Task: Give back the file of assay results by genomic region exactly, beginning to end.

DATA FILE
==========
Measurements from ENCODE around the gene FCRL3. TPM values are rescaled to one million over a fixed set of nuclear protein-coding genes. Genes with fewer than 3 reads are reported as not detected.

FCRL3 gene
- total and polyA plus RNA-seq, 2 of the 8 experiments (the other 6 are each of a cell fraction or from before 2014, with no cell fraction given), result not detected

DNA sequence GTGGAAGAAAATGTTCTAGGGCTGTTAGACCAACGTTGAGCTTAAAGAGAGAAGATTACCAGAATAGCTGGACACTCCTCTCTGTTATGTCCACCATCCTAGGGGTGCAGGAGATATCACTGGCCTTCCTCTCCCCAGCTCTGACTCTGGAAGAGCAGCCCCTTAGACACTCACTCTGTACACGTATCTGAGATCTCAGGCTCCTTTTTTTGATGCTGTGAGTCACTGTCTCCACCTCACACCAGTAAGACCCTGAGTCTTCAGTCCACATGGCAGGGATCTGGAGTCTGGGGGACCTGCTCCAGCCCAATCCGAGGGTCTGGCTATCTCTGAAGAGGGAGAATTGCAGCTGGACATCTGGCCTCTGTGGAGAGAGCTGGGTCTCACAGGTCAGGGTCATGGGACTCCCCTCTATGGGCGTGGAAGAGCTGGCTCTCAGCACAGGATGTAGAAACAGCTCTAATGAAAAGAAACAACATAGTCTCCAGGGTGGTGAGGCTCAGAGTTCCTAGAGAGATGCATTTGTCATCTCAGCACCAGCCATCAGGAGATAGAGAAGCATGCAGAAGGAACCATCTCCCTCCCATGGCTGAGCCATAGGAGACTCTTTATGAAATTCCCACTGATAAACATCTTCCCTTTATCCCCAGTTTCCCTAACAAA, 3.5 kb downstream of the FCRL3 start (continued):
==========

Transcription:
Measurements from ENCODE around the gene FCRL3. TPM values are rescaled to one million over a fixed set of nuclear protein-coding genes. Genes with fewer than 3 reads are reported as not detected.

FCRL3 gene
- total and polyA plus RNA-seq, 2 of the 8 experiments (the other 6 are each of a cell fraction or from before 2014, with no cell fraction given), result not detected

DNA sequence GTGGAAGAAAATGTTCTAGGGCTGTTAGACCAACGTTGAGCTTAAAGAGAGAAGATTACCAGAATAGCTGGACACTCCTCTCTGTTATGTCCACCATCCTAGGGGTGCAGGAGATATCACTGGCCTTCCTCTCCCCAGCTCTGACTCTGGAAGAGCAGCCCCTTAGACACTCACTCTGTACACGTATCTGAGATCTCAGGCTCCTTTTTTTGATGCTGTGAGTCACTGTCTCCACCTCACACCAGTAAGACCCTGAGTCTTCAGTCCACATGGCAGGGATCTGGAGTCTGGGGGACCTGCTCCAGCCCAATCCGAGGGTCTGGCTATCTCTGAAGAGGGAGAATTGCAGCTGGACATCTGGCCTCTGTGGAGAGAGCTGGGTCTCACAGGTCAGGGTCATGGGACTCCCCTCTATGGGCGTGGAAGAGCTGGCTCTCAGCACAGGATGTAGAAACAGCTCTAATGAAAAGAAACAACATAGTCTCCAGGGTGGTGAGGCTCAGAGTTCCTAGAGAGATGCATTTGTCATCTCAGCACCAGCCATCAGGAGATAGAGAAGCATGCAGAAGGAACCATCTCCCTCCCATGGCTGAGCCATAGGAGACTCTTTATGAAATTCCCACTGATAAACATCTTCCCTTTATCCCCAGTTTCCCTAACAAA, 3.5 kb downstream of the FCRL3 start (continued):